Ton and Viet are neighbours in a village about two hours drive from Hanoi. The roads turn into alleys and then into dirt tracks, winding through the hills towards the quiet settlement that they call home.
Both boys are aged 15 now. Both are the only child in their family; both have grown up with just their mother; and both live in houses so dilapidated that they are beyond being fit for any person to inhabit.
With all this in common, both boys ran away from home together more than a year ago, and both found themselves targets of pedophile rings in Vietnam’s capital city.
Ton had been to Hanoi before. He had lived on one of the city’s bridges, surviving by scavenging at night and hanging out with gangs of teens who live by stealing. When he fell afoul of one of the gangs, he was beaten almost to death and left, bleeding and naked, by the river. He was just 13 then. One of the Blue Dragon social workers found him, took him to hospital, and nursed him back to health.
Eventually Ton went home, but his self esteem was through the floor. Home life was miserable: in a house with no electricity, no comforts to speak of, and holes in the wall, he was embarrassed to mix with other kids his age. Only Viet, living down the road, could share his feelings, and so it’s no surprise that they made a plan to run away together. They dreamt of excitement and a better life, as teens do.
The predators in Hanoi have their tentacles everywhere; they are constantly on the lookout for new kids, both girls and boys, arriving in the city and in need of cash. Fuelled by their sense of worthlessness, Ton and Viet succumbed to the offers of money and, over the course of a year, became the disposable playthings of dozens of men, both Vietnamese and foreign, who would pay them from $1 to $10 for sex in parks, hotels, and houses.
Some kids who experience this abuse feel compelled to find an escape as soon as they can. Others, like Ton and Viet, just give up all hope and let it happen. They allow themselves to be exploited, seeing it as a punishment they deserve to suffer. They ‘work’ for a few hours at night until they have enough money to last the next day, and drown out the pain with meth and computer games.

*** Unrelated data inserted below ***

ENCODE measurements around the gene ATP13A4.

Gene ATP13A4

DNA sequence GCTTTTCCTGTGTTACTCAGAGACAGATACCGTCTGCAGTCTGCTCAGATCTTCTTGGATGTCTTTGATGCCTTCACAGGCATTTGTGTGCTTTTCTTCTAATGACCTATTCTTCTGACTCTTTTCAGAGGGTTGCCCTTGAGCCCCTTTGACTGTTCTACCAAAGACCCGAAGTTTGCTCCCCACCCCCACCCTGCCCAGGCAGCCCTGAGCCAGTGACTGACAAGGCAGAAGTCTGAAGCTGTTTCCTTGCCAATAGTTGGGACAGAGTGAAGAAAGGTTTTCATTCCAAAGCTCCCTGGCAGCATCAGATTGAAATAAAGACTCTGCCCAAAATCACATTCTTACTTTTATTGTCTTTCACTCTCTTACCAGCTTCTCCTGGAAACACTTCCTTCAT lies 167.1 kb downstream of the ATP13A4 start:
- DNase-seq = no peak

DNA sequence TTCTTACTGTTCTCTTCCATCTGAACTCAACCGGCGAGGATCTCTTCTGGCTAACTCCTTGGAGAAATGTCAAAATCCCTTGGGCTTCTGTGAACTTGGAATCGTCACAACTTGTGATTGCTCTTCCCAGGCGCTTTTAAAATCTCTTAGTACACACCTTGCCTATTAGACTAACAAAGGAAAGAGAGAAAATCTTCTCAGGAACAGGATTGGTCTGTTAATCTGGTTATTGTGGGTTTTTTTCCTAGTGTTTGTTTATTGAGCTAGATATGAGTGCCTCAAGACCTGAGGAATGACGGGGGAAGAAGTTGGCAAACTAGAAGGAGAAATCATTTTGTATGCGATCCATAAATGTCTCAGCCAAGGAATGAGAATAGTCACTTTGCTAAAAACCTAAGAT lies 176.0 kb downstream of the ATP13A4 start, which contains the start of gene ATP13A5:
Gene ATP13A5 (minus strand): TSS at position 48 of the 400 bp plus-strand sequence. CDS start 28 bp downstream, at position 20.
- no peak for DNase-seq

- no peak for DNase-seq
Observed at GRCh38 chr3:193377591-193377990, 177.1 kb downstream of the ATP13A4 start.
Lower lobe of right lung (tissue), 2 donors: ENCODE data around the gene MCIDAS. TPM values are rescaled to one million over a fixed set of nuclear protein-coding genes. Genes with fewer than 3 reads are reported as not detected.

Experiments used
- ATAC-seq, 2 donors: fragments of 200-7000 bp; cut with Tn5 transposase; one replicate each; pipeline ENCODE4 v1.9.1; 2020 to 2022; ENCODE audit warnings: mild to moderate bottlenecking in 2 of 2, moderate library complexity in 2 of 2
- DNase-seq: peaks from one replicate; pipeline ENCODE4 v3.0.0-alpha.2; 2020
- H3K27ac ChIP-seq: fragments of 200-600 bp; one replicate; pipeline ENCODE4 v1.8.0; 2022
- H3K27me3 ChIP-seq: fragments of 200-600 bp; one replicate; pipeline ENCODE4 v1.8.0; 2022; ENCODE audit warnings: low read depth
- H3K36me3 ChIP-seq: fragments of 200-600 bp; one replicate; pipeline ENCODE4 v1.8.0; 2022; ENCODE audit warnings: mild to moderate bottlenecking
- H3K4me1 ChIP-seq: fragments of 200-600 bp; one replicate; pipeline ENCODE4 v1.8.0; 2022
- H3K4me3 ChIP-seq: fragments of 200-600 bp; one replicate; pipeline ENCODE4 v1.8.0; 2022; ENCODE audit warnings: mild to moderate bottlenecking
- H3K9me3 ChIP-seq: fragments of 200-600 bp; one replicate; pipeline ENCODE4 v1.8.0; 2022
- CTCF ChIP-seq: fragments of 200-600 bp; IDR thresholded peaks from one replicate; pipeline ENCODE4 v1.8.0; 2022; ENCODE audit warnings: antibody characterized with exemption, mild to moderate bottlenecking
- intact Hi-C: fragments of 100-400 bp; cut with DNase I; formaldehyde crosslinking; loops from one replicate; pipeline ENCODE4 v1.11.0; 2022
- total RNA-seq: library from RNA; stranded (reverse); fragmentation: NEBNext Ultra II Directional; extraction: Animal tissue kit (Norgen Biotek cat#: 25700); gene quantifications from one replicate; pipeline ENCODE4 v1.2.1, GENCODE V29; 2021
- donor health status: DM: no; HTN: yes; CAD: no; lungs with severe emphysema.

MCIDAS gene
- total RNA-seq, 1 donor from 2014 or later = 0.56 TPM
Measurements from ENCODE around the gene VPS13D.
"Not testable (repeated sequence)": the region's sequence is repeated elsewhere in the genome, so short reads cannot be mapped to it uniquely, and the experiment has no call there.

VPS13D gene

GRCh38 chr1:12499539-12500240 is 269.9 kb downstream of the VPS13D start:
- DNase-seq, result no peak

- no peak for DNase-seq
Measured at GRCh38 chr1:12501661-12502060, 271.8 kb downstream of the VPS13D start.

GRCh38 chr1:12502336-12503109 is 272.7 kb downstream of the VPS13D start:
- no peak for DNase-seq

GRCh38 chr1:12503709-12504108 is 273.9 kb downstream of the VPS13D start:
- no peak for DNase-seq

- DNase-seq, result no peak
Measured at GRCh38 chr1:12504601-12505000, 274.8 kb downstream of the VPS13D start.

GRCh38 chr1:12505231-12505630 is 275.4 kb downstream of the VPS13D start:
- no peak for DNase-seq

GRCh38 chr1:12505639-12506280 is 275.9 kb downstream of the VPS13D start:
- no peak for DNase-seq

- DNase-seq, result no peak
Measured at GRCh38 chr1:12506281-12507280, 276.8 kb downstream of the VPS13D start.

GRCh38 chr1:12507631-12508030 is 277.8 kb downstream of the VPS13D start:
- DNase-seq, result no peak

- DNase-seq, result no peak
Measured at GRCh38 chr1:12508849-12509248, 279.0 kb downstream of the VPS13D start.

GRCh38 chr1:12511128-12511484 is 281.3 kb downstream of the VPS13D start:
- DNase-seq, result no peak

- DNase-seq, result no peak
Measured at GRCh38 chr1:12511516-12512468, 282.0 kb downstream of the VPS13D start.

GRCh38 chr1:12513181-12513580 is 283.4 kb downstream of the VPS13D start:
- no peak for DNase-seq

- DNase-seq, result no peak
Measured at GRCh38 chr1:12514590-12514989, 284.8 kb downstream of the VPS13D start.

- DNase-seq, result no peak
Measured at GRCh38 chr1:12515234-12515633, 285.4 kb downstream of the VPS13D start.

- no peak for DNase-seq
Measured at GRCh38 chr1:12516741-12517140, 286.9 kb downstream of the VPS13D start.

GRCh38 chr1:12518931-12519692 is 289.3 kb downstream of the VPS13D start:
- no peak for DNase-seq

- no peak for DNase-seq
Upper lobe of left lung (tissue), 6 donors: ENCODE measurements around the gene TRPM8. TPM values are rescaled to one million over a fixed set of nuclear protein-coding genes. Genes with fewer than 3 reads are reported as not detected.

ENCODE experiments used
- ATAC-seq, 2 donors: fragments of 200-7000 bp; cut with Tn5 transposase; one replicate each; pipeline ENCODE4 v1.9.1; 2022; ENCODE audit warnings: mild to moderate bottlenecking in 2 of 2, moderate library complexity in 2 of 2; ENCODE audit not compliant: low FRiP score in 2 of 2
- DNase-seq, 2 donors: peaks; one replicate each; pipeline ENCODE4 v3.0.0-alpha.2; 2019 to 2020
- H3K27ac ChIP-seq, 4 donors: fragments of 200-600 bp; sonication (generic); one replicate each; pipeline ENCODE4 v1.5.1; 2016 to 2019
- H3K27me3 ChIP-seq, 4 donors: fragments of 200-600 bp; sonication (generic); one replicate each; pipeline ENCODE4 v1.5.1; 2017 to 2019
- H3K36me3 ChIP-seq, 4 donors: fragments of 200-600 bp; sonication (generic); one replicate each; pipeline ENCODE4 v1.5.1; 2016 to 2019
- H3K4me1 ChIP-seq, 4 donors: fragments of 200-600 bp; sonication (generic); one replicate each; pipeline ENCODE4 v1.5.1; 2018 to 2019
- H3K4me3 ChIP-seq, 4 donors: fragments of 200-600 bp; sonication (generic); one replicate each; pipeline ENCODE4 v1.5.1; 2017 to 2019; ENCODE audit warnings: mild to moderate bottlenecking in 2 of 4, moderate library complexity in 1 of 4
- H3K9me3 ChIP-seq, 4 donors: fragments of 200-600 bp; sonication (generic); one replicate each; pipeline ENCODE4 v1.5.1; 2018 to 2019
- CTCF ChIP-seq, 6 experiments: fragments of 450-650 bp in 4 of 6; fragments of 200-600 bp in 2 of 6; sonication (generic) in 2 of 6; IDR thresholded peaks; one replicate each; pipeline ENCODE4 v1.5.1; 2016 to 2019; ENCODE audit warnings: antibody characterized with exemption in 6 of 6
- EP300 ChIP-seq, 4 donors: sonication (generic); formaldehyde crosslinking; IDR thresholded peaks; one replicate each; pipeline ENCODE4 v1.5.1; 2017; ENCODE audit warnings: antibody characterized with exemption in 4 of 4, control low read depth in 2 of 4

My staff at Blue Dragon spent many months caring for Ton and Viet before they would agree to receive our help. Social workers would meet them at the parks, or go to the internet cafes where they slept, and invite them out for a meal. Building trust took a long time, and critical to our approach was showing the boys that we would not judge them, no matter what they did.
Finally Ton and Viet agreed to go back to see their mothers. Ly, one of our social workers, and I traveled with them, doing our best to allay their apprehension at going home.
Sitting in Viet’s tiny, half-collapsed house, Ly put into words the feeling I had in my heart: “If only someone had helped these children a few years ago, maybe they would never have run away from home… And maybe none of this would have happened to them.”
Her thought was simple, yet profound. If only. All of this mess that has engulfed their lives could well have been avoided. If only someone had cared.
Ton and Viet are doing well now. They have worked hard to break out of the cycle of abuse they were caught up in. I don’t know how they have found the strength to do so, but their progress has been remarkable. I see them fairly regularly and they are adjusting as best they can to a ‘post-exploitation’ life.
And yet I can’t get it out of my mind: If only. How different their lives could have been.
We can’t change the past. If we could, Ton and Viet might now have very different lives. But for these 2 kids, it’s too late. The damage has been done.
It’s not too late, though, for someone else. There are so many young people out there, in Vietnam and throughout our world, who desperately need someone to care for them before disaster strikes. It’s not too late to prevent a similar cycle of abuse for another boy or girl who is living in misery and dreaming that life could be better.
We can’t allow more children to be trapped like Ton and Viet because the alternatives seem no better. We can’t allow ourselves to say “If only” for any more children.